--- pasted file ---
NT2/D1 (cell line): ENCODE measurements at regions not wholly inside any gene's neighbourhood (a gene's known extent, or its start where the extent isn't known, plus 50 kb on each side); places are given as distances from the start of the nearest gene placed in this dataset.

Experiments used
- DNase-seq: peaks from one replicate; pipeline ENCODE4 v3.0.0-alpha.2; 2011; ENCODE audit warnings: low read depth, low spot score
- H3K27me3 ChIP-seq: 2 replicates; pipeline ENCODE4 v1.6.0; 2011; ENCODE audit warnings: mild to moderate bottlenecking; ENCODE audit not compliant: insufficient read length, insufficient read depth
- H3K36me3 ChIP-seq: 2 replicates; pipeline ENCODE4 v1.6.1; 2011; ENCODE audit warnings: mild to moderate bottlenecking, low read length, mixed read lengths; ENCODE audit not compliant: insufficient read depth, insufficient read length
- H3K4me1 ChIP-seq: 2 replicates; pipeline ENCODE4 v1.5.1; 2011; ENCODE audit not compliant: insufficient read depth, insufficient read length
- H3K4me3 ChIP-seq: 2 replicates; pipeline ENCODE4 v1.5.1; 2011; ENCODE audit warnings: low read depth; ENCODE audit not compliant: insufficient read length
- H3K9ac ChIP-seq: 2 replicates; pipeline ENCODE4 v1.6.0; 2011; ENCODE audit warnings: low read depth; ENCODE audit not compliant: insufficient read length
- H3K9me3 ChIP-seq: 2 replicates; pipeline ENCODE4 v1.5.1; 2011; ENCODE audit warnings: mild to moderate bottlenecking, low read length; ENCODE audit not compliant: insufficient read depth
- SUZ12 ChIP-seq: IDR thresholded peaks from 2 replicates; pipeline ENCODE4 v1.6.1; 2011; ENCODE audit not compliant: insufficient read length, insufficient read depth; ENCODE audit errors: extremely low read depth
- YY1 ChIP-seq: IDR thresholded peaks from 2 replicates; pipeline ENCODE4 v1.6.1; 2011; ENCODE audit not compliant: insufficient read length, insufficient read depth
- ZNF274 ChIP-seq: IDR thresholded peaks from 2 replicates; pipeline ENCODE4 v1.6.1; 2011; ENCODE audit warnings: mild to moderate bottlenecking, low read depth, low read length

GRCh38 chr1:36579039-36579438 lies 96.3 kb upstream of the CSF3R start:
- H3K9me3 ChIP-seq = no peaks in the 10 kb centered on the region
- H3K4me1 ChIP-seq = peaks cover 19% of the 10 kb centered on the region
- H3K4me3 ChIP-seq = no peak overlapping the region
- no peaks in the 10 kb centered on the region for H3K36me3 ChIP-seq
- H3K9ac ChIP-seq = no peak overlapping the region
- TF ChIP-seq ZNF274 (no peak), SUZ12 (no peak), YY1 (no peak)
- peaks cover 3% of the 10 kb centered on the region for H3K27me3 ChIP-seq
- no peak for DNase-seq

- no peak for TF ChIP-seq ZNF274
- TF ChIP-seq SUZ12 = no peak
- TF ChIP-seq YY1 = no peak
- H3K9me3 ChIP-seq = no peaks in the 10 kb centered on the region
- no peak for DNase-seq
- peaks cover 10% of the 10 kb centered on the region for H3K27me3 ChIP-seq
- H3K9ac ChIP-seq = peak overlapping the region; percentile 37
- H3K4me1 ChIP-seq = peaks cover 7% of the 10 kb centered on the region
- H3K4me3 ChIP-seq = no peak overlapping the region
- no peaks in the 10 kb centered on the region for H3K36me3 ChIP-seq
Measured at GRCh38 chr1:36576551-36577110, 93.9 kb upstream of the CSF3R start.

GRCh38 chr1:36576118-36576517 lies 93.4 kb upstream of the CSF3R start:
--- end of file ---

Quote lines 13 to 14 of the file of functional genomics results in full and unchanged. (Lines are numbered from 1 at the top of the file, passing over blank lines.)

GRCh38 chr1:36579039-36579438 lies 96.3 kb upstream of the CSF3R start:
- H3K9me3 ChIP-seq = no peaks in the 10 kb centered on the region